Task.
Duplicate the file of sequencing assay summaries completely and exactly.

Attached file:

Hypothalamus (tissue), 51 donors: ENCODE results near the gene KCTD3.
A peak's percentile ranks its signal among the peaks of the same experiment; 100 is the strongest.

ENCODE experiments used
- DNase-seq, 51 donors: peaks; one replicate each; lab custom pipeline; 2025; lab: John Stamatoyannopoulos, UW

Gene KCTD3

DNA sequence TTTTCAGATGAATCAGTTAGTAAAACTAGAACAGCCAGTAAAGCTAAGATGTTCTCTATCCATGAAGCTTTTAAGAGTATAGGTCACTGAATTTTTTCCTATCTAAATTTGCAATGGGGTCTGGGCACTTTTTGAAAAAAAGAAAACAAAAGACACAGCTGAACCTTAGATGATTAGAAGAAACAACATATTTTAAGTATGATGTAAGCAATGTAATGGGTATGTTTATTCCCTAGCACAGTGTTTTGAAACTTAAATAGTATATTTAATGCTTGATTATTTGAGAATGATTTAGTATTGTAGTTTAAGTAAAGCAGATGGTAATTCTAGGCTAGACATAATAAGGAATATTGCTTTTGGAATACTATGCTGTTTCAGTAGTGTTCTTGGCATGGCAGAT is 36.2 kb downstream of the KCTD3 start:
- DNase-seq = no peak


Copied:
Hypothalamus (tissue), 51 donors: ENCODE results near the gene KCTD3.
A peak's percentile ranks its signal among the peaks of the same experiment; 100 is the strongest.

ENCODE experiments used
- DNase-seq, 51 donors: peaks; one replicate each; lab custom pipeline; 2025; lab: John Stamatoyannopoulos, UW

Gene KCTD3

DNA sequence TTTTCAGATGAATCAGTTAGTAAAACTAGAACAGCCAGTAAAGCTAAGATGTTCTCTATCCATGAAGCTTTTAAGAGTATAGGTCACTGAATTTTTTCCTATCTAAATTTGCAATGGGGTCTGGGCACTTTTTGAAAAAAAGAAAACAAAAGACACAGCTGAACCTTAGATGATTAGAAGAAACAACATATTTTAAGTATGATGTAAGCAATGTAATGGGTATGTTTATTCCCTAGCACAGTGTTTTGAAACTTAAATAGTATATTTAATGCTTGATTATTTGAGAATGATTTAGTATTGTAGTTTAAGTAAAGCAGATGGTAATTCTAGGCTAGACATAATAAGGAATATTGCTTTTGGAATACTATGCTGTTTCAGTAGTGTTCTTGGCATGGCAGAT is 36.2 kb downstream of the KCTD3 start:
- DNase-seq = no peak